Faren Miller Reviews Corpselight by Angela Slatter
Corpselight, Angela Slatter (Jo Fletcher 978-1-78429-434-2, £13.99, 388pp, tp) July 2017. Cover by Rory Kee.
In Corpselight, second of Angela Slatter’s Verity Fassbinder series, the hybrid Weyrd/Normal heroine and narrator must keep on with urban-fantastical detection (in the screwy modern Australian city she calls “Brisneyland”) while in the later stages of pregnancy. Her physical and mental state is a lot like Cedar’s: awkward, foul-mouthed, nervous, veering between elation and self-doubt – and the unspoken question, What the hell is wrong with me? And amongst the banter there’s talk of doom, like a quip from the taxi driver who ferries her around: “After the Apocalypse there’ll just be cockroaches and Datsun Stanzas.”
Book One Vigil exposed her late father as a secretly monstrous ancient dark soul. Now her chief source of trauma is discovering her human mother faked death (to vanish long before Verity ever knew her) and spent those missing years doing hatchet jobs for a self-proclaimed Guardian of the Underworld. It’s enough to stir up fears of Verity’s own fetus developing hooves and horns – though her husband is an even-tempered Normal, as unequivocally good as Cedar’s boyfriend (except when her overactive imagination pictures him in a wild array of supernatural guises).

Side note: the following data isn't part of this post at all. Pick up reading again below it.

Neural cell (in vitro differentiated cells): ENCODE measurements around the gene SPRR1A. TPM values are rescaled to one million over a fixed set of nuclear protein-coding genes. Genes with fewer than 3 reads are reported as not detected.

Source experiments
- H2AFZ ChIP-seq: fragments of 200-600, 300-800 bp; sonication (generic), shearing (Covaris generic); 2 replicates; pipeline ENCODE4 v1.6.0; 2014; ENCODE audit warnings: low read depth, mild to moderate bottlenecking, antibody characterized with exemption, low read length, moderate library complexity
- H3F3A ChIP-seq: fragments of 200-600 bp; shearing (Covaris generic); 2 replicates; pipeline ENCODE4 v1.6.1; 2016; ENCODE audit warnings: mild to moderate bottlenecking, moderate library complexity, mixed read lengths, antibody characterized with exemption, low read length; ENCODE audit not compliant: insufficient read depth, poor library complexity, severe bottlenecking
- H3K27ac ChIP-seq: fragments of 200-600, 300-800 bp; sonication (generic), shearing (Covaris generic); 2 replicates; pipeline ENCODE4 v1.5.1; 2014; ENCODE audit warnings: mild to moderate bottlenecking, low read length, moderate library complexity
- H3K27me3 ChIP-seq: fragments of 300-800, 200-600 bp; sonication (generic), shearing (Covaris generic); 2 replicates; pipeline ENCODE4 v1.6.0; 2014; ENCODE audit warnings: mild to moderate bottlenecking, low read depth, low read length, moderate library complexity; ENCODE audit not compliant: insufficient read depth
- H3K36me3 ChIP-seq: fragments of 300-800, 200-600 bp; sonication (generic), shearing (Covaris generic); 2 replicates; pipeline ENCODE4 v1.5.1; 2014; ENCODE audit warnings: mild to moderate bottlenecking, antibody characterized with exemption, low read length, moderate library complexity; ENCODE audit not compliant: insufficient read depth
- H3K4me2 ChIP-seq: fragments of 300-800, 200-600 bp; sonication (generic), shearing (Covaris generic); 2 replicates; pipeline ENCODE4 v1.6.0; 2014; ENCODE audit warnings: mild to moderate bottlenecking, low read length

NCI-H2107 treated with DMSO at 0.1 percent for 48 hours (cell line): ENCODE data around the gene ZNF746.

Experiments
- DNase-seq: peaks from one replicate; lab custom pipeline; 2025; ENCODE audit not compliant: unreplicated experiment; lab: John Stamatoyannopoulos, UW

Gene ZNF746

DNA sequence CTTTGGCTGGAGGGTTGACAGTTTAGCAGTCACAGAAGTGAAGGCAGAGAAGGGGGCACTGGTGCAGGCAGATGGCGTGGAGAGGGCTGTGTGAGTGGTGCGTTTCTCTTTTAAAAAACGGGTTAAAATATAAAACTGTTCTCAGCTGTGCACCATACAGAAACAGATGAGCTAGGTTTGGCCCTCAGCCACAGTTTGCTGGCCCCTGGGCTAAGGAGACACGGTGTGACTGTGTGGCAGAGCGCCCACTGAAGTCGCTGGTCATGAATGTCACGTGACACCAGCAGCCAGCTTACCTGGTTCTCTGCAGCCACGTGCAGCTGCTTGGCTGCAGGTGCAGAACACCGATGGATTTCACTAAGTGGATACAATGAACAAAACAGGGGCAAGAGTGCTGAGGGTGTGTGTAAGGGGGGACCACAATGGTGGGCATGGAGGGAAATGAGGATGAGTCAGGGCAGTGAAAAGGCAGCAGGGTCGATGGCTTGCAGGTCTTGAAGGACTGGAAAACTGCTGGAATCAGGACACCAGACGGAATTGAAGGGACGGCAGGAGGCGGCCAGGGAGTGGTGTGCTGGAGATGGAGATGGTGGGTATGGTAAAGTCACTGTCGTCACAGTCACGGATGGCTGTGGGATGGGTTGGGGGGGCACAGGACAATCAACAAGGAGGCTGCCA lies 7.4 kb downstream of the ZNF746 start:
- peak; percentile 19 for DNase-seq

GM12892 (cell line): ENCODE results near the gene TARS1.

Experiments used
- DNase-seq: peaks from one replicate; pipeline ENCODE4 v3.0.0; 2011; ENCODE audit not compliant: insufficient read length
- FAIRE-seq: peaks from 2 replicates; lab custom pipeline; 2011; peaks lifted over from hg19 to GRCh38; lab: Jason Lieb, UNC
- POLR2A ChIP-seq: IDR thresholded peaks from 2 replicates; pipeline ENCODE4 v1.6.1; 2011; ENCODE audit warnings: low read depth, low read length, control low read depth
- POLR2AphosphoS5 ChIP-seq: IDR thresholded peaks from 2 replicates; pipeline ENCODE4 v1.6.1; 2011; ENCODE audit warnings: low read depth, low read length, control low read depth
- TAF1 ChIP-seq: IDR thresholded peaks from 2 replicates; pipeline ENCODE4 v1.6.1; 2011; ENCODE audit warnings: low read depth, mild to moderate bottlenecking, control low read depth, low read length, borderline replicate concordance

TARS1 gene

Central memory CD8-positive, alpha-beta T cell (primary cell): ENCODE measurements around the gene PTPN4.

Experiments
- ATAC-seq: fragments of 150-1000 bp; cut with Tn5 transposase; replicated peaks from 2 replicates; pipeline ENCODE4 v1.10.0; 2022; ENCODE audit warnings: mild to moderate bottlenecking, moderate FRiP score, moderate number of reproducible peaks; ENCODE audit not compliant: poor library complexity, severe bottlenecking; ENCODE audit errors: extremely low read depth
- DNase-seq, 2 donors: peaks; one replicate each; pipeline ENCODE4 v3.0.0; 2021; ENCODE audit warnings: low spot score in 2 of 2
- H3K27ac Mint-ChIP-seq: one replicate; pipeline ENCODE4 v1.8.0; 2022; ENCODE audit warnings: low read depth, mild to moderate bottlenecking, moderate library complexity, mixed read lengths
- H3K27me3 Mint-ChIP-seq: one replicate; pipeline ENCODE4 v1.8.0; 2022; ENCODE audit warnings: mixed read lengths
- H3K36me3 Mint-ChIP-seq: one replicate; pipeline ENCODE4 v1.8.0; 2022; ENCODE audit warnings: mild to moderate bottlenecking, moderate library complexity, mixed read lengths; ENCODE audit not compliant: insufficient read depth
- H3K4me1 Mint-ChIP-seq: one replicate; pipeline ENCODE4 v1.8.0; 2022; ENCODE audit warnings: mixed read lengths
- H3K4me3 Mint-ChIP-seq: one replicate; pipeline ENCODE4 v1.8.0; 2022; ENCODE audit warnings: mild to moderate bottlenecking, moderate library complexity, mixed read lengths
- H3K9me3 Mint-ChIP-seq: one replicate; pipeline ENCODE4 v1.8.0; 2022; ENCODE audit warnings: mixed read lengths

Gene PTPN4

The case introduced with a casual stakeout gradually develops into a fiendish drama that seems to echo brutal deeds now attributed to both of Verity’s parents. Initially she’s probing one woman’s claims for Unnatural Happenstance – reluctantly paid out by an insurer whose client list includes both Naturals and Weyrd – when her home in a classy neighborhood, far from the ravages of hurricane, flood, or bad plumbing, keeps getting swamped with stinking mud. Next a few strange murders (“drownings” in a city whose Weyrd include each type of elemental, reshaped for urban life) raise the prospect of water spirits run amok. But the title’s “corpse lights” prompt Verity to look for answers elsewhere, since they only stick around when Death – the Boatman in Vigil – can’t ferry badly abused souls into the afterlife. These plotlines finally interweave and merge, after assault in an alley provokes the slightly premature birth of her child. All that follows is absolutely vital for everyone Verity loves, in a world forever changed.
Faren C. Miller, Contributing Editor, worked full-time for Locus from 1981 to 2000, when she pulled up stakes and moved to Prescott, Arizona (a “mile-high city” not as widely known as that one in Colorado) with the man she subsequently married, Kerry Hanscom. She continues to review SF, fantasy, and horror — enjoying, analyzing, then forgetting all the details on a regular basis — and hopes to keep doing it for many years to come. Author of one fantasy, The Illusionists (Warner 1991), she is working on another which she’s confident will be finished before the next millennium rolls around.
This review and more like it in the December 2017 issue of Locus.